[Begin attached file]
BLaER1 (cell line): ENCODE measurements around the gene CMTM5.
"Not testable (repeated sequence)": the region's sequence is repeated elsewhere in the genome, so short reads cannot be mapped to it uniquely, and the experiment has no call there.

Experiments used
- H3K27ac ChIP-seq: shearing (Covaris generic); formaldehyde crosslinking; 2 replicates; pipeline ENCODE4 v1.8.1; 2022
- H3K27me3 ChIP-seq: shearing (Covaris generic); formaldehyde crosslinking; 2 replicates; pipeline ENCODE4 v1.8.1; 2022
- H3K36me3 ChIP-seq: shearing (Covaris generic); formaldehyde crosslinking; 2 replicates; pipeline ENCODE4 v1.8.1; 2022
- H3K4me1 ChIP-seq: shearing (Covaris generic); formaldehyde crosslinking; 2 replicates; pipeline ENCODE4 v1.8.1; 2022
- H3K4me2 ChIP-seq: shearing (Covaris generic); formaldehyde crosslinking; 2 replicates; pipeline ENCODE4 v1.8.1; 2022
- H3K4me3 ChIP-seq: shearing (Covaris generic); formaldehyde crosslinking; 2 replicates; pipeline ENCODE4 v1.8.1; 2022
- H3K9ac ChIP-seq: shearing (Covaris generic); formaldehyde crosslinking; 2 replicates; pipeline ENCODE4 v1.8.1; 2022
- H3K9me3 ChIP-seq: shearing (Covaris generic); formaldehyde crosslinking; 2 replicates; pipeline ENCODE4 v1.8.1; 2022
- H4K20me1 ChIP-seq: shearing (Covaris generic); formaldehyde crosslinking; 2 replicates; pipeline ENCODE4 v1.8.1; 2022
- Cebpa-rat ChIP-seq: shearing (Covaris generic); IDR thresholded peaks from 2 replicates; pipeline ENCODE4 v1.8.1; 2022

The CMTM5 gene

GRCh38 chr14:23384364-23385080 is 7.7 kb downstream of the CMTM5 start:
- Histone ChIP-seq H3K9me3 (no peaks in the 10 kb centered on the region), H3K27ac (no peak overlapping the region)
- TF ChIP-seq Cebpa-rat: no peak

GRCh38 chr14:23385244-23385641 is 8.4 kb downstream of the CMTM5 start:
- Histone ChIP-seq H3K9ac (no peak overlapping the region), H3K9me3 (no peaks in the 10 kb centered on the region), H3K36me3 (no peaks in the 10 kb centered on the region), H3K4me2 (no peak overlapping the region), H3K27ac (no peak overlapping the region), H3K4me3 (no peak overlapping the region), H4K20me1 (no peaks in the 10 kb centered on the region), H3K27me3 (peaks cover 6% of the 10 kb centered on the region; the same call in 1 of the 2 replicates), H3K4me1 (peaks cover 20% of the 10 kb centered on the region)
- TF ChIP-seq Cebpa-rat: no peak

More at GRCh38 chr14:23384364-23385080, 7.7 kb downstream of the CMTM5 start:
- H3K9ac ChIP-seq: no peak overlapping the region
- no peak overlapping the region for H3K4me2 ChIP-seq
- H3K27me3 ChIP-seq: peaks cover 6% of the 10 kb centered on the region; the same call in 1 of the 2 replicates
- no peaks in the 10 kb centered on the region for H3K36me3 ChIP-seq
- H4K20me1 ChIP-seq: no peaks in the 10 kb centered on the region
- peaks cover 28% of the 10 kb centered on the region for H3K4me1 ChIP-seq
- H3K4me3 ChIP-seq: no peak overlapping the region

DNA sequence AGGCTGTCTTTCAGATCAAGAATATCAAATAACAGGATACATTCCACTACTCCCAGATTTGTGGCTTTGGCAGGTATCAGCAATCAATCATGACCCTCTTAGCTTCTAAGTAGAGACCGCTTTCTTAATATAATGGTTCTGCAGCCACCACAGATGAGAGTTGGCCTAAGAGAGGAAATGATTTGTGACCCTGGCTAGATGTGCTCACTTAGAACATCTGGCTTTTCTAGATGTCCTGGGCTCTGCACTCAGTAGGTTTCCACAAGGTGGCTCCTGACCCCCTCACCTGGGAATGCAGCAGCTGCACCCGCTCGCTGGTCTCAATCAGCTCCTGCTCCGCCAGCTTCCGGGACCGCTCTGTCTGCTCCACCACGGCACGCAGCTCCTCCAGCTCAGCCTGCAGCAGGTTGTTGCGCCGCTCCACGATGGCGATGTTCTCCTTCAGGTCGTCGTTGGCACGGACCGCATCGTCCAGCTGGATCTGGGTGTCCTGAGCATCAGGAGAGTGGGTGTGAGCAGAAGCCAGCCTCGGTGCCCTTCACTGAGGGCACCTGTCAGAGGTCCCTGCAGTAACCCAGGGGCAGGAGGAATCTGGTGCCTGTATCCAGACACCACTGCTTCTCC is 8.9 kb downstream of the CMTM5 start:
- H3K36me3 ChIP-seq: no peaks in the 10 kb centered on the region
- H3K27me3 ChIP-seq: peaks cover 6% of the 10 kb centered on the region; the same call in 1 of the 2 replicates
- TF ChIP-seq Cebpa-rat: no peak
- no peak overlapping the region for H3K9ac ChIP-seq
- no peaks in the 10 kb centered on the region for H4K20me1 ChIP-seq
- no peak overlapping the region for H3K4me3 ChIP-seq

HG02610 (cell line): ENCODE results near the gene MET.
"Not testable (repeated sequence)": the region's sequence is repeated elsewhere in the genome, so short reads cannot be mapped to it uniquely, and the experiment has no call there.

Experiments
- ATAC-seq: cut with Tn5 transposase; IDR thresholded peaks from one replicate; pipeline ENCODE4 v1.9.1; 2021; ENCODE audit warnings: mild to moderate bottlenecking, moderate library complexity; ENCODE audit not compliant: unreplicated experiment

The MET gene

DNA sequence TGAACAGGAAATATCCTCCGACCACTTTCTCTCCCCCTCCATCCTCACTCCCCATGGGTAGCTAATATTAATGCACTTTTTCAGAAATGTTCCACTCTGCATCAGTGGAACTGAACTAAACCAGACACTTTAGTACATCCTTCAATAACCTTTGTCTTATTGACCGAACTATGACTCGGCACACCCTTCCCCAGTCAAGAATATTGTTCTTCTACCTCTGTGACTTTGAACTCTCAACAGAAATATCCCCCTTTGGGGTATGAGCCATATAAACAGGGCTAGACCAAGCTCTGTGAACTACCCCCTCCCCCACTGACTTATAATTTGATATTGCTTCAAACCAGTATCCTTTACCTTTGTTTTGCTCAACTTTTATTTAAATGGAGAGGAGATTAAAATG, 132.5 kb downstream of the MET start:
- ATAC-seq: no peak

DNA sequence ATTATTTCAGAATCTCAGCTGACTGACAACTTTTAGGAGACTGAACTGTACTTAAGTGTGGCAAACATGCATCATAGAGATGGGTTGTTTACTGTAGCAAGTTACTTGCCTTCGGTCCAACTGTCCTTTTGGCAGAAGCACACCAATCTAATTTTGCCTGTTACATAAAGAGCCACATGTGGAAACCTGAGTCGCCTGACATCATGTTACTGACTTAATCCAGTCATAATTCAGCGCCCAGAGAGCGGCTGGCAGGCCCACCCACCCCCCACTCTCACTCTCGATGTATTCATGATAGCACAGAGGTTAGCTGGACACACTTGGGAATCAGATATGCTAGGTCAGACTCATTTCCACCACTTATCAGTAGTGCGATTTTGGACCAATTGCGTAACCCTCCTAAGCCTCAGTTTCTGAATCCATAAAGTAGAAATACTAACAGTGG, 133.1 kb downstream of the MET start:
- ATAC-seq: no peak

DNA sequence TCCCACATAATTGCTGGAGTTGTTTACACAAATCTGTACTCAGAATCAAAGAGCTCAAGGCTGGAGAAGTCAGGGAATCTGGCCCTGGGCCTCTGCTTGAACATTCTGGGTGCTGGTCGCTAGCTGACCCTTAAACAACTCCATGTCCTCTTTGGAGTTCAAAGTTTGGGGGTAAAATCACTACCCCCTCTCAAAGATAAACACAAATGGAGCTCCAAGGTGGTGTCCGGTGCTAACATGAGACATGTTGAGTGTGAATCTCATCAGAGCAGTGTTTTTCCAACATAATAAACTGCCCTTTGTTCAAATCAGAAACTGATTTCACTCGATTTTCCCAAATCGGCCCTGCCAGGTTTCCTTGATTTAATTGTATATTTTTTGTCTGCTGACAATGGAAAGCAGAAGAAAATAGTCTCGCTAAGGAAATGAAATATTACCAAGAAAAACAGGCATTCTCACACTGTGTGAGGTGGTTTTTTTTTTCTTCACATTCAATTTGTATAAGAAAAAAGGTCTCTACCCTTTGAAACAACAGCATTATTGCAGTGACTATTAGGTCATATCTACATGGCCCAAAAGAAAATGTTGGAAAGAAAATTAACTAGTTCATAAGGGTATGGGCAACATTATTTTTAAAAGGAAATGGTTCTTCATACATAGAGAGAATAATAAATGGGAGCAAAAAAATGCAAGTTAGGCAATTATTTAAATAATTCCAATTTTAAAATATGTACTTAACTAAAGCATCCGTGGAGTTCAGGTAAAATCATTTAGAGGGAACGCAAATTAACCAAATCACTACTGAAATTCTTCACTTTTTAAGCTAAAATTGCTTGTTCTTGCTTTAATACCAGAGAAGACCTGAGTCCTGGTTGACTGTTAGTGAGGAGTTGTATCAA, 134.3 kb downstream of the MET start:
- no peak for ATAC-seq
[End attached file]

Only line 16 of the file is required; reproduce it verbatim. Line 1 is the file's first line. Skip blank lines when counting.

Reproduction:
- Histone ChIP-seq H3K9me3 (no peaks in the 10 kb centered on the region), H3K27ac (no peak overlapping the region)